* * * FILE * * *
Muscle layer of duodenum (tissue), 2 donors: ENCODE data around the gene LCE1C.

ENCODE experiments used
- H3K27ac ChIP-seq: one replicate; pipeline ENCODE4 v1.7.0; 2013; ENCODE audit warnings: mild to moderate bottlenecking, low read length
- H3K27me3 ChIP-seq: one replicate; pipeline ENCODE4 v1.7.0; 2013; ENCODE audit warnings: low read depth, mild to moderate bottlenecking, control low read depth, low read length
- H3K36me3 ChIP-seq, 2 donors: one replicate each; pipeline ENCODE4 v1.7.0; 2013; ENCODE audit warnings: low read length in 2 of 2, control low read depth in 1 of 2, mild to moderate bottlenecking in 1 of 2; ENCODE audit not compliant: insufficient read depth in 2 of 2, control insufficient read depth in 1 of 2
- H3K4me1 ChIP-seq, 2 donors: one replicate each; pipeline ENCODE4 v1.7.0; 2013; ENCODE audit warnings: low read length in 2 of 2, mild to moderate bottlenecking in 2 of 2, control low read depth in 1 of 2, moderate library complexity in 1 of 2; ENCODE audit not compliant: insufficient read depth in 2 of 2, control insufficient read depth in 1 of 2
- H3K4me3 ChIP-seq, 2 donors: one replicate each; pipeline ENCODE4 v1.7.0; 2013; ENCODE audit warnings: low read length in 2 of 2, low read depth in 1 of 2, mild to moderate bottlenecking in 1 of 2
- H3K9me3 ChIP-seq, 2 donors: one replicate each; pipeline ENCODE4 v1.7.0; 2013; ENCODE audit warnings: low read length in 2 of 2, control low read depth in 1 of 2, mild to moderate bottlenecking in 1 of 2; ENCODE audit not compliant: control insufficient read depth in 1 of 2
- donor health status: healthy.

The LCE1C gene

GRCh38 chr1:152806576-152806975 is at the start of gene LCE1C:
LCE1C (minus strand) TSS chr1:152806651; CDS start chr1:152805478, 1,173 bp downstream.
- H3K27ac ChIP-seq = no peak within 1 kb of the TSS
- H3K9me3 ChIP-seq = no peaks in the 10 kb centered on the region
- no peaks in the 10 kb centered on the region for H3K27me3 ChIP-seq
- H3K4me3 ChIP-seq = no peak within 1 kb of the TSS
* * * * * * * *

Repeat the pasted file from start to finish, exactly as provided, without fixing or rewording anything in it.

Muscle layer of duodenum (tissue), 2 donors: ENCODE data around the gene LCE1C.

ENCODE experiments used
- H3K27ac ChIP-seq: one replicate; pipeline ENCODE4 v1.7.0; 2013; ENCODE audit warnings: mild to moderate bottlenecking, low read length
- H3K27me3 ChIP-seq: one replicate; pipeline ENCODE4 v1.7.0; 2013; ENCODE audit warnings: low read depth, mild to moderate bottlenecking, control low read depth, low read length
- H3K36me3 ChIP-seq, 2 donors: one replicate each; pipeline ENCODE4 v1.7.0; 2013; ENCODE audit warnings: low read length in 2 of 2, control low read depth in 1 of 2, mild to moderate bottlenecking in 1 of 2; ENCODE audit not compliant: insufficient read depth in 2 of 2, control insufficient read depth in 1 of 2
- H3K4me1 ChIP-seq, 2 donors: one replicate each; pipeline ENCODE4 v1.7.0; 2013; ENCODE audit warnings: low read length in 2 of 2, mild to moderate bottlenecking in 2 of 2, control low read depth in 1 of 2, moderate library complexity in 1 of 2; ENCODE audit not compliant: insufficient read depth in 2 of 2, control insufficient read depth in 1 of 2
- H3K4me3 ChIP-seq, 2 donors: one replicate each; pipeline ENCODE4 v1.7.0; 2013; ENCODE audit warnings: low read length in 2 of 2, low read depth in 1 of 2, mild to moderate bottlenecking in 1 of 2
- H3K9me3 ChIP-seq, 2 donors: one replicate each; pipeline ENCODE4 v1.7.0; 2013; ENCODE audit warnings: low read length in 2 of 2, control low read depth in 1 of 2, mild to moderate bottlenecking in 1 of 2; ENCODE audit not compliant: control insufficient read depth in 1 of 2
- donor health status: healthy.

The LCE1C gene

GRCh38 chr1:152806576-152806975 is at the start of gene LCE1C:
LCE1C (minus strand) TSS chr1:152806651; CDS start chr1:152805478, 1,173 bp downstream.
- H3K27ac ChIP-seq = no peak within 1 kb of the TSS
- H3K9me3 ChIP-seq = no peaks in the 10 kb centered on the region
- no peaks in the 10 kb centered on the region for H3K27me3 ChIP-seq
- H3K4me3 ChIP-seq = no peak within 1 kb of the TSS